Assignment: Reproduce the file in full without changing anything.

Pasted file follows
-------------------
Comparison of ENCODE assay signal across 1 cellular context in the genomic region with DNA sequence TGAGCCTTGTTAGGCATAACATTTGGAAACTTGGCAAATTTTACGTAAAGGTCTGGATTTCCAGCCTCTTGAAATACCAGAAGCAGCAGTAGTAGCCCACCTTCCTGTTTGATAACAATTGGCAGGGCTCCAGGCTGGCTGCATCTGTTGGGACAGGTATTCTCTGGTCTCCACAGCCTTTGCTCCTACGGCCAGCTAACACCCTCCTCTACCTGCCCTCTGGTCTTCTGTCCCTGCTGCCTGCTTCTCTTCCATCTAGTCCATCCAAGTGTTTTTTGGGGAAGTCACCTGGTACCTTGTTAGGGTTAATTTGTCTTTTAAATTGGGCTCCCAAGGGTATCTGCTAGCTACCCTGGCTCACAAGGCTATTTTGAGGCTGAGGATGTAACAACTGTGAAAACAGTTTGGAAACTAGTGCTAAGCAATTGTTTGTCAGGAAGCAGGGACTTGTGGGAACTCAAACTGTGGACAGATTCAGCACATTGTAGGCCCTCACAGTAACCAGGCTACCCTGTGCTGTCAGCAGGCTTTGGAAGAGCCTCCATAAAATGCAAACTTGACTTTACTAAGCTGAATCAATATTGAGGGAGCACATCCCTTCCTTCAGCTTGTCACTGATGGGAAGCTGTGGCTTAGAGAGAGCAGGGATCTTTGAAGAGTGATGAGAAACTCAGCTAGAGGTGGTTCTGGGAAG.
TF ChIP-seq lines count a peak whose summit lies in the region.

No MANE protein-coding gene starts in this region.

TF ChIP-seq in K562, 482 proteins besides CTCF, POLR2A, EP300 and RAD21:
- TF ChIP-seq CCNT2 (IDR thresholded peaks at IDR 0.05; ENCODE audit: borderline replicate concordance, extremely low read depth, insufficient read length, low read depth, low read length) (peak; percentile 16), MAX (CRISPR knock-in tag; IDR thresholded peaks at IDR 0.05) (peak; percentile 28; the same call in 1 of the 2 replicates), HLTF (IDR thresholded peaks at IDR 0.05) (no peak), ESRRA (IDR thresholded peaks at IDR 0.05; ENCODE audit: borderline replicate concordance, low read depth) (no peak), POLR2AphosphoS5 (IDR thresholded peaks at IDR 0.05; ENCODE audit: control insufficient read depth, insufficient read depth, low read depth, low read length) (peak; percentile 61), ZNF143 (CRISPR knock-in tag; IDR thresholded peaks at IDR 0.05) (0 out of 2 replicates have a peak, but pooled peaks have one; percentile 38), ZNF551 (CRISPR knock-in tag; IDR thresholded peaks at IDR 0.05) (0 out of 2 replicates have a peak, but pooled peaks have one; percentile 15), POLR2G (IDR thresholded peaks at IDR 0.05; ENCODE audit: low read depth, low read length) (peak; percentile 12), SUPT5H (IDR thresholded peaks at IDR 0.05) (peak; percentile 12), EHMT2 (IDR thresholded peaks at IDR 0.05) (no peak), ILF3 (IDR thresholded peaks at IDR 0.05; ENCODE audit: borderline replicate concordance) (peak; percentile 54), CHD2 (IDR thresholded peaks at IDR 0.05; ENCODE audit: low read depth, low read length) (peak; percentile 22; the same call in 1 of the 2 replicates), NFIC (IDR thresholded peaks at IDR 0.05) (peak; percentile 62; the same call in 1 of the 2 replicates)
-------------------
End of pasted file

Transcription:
Comparison of ENCODE assay signal across 1 cellular context in the genomic region with DNA sequence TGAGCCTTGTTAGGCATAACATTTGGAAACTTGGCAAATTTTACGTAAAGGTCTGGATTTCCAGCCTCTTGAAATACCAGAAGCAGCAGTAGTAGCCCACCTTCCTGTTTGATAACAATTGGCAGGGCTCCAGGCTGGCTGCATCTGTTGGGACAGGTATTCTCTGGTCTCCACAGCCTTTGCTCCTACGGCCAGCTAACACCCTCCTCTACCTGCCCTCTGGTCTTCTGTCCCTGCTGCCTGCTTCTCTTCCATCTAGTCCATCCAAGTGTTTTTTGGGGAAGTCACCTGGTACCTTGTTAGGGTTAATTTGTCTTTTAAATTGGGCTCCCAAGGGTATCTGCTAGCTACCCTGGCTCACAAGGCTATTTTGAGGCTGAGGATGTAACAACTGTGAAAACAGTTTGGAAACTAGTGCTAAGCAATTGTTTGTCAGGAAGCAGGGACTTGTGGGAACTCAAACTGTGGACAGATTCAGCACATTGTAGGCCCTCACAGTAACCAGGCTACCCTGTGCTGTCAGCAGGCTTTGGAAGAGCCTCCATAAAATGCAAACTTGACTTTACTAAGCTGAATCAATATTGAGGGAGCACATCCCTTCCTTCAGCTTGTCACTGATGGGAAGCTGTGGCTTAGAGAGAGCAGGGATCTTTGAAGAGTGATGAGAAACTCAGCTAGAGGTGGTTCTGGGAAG.
TF ChIP-seq lines count a peak whose summit lies in the region.

No MANE protein-coding gene starts in this region.

TF ChIP-seq in K562, 482 proteins besides CTCF, POLR2A, EP300 and RAD21:
- TF ChIP-seq CCNT2 (IDR thresholded peaks at IDR 0.05; ENCODE audit: borderline replicate concordance, extremely low read depth, insufficient read length, low read depth, low read length) (peak; percentile 16), MAX (CRISPR knock-in tag; IDR thresholded peaks at IDR 0.05) (peak; percentile 28; the same call in 1 of the 2 replicates), HLTF (IDR thresholded peaks at IDR 0.05) (no peak), ESRRA (IDR thresholded peaks at IDR 0.05; ENCODE audit: borderline replicate concordance, low read depth) (no peak), POLR2AphosphoS5 (IDR thresholded peaks at IDR 0.05; ENCODE audit: control insufficient read depth, insufficient read depth, low read depth, low read length) (peak; percentile 61), ZNF143 (CRISPR knock-in tag; IDR thresholded peaks at IDR 0.05) (0 out of 2 replicates have a peak, but pooled peaks have one; percentile 38), ZNF551 (CRISPR knock-in tag; IDR thresholded peaks at IDR 0.05) (0 out of 2 replicates have a peak, but pooled peaks have one; percentile 15), POLR2G (IDR thresholded peaks at IDR 0.05; ENCODE audit: low read depth, low read length) (peak; percentile 12), SUPT5H (IDR thresholded peaks at IDR 0.05) (peak; percentile 12), EHMT2 (IDR thresholded peaks at IDR 0.05) (no peak), ILF3 (IDR thresholded peaks at IDR 0.05; ENCODE audit: borderline replicate concordance) (peak; percentile 54), CHD2 (IDR thresholded peaks at IDR 0.05; ENCODE audit: low read depth, low read length) (peak; percentile 22; the same call in 1 of the 2 replicates), NFIC (IDR thresholded peaks at IDR 0.05) (peak; percentile 62; the same call in 1 of the 2 replicates)